At first, a pleasant deer nuzzling up against your tree in winter may seem sweet. But it doesn’t take long before you notice the ugly damage left behind by that heartwarming scene.
Deer rub up against tree bark to smooth out their growing antlers. But that process can wreck trees, especially the young, thin-barked species deer favor.
Take, for example, Jean’s tree in Massachusetts. She planted a maple in the spring, and when she checked up on the tree in winter, she noticed chunks of bark missing. Jean said, “Deer have rubbed antlers against my tree’s bark and removed quite a bit of it on one side. Will this young tree survive?”
When deer get too close for comfort, the result is not so pretty. Here’s what to do if your young tree is damaged by deer.
Deer love trees that are easy targets, so the best way to protect your plant is to make it hard to reach.
Every spring, deer trade in their old antlers for new ones. New antlers, coated with a furry, velvet-like cover, start to form in the spring.
By fall, the antlers are fully grown, but the velvet coat starts to itch. So, deer look to our trees to smooth out their new crown.
In winter, deer rub their antlers against trees to scrape off the velvet cover. In the end, they have clean, tough antlers and marked their territory on trees just in time for mating season.
When deer rub their antlers on trees, they strip away the tree’s cambium. That’s the layer between the inner bark and the outer wood that helps nutrients move throughout the tree.
Unfortunately, when the cambium layer is stripped off all sides of the tree, the damage is done. Now, there’s a good chance the tree won’t survive many more winters.
But if the damage is only partial, your tree may be able to seal over the damaged area. Over time (several years or more), new bark will grow in and slowly cover the wounded wood.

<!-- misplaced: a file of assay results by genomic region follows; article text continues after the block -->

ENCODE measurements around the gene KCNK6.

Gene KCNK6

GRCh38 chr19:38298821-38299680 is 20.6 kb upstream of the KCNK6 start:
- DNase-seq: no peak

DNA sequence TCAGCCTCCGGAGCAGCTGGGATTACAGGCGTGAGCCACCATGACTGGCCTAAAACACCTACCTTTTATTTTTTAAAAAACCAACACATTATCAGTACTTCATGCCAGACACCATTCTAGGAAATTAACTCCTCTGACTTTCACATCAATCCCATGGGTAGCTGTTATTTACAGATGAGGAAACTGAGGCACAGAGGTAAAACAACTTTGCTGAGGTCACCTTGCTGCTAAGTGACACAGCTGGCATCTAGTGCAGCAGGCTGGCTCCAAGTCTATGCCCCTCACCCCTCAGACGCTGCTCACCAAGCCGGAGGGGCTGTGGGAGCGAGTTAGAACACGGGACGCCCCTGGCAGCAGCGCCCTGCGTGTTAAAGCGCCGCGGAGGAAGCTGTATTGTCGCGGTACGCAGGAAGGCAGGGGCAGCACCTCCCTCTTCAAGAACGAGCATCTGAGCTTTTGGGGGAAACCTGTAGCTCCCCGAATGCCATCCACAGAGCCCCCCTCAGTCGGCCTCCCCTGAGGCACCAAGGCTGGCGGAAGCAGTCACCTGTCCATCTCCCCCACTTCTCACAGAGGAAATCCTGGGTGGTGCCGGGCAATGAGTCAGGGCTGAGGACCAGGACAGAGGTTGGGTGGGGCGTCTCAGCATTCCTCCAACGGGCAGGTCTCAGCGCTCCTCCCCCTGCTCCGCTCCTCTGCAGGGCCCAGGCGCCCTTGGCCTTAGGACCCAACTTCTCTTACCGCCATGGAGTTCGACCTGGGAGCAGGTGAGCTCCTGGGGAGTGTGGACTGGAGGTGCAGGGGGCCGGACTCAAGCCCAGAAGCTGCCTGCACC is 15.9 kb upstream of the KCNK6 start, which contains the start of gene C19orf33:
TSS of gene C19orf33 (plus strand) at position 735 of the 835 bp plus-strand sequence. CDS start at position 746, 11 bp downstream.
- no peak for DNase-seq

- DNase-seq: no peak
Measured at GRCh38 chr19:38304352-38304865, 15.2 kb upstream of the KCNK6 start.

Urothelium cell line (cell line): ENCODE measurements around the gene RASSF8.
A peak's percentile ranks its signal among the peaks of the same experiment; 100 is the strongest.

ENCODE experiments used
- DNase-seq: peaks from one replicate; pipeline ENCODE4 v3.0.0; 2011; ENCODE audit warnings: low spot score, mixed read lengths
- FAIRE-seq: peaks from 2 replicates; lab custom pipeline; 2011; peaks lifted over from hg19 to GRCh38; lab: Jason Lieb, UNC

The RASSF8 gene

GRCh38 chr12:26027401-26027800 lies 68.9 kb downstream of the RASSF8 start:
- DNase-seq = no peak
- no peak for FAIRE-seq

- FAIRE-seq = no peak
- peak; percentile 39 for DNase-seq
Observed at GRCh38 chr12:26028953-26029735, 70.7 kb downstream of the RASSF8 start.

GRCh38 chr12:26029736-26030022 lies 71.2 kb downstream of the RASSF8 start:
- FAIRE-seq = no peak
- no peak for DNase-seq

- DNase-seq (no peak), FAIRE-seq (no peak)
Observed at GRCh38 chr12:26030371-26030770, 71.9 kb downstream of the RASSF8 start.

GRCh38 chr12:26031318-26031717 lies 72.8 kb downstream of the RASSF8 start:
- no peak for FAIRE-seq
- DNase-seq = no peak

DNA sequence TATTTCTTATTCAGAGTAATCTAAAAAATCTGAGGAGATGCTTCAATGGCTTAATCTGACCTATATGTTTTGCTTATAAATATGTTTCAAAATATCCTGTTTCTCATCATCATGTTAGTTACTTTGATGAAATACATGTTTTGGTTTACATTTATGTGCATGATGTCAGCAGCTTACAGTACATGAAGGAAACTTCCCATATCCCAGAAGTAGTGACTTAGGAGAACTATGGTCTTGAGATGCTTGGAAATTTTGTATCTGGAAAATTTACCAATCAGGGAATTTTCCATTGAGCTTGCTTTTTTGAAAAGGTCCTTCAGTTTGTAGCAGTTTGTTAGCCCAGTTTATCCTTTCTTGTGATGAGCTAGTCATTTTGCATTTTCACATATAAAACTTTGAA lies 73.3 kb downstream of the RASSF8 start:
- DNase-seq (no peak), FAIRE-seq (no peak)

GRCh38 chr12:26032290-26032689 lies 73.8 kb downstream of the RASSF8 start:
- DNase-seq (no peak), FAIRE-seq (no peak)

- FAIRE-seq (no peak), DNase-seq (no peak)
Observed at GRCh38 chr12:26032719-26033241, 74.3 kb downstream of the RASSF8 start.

How well your tree will be able to repair itself depends on how many sides of the trunk the deer damaged and the depth of the wounds. Even if the tree does not die, the damage may be so extensive that it may never fully recover or even break off.
If the damage is minimal, you can aid your tree’s recovery by doing what we arborists call bark tracing. You essentially cut out the damaged bark, which leaves a smooth wound that trees can repair a bit easier. With a super sharp and disinfected knife, cut about an inch wider than where you see damage, and you should be good!
But if you’re unsure what to remove, have a local arborist do it. Because if you do this the wrong way, it can actually damage your tree further. Tricky stuff!
In the meantime, you can help make sure deer don’t get their antlers on your tree again.
The best way to protect your tree is to physically block off deer with a fence or tree guard.
Plastic or mesh tree guards are a quick fix. They wrap right around your tree’s trunk and prevent deer from rubbing up against the bark. Or you can wrap your tree loosely in chicken wire or burlap if you’d rather.
If you’re serious, opt for a protective fence. You should aim to make the barrier about six feet tall, so the deer can’t easily hop over.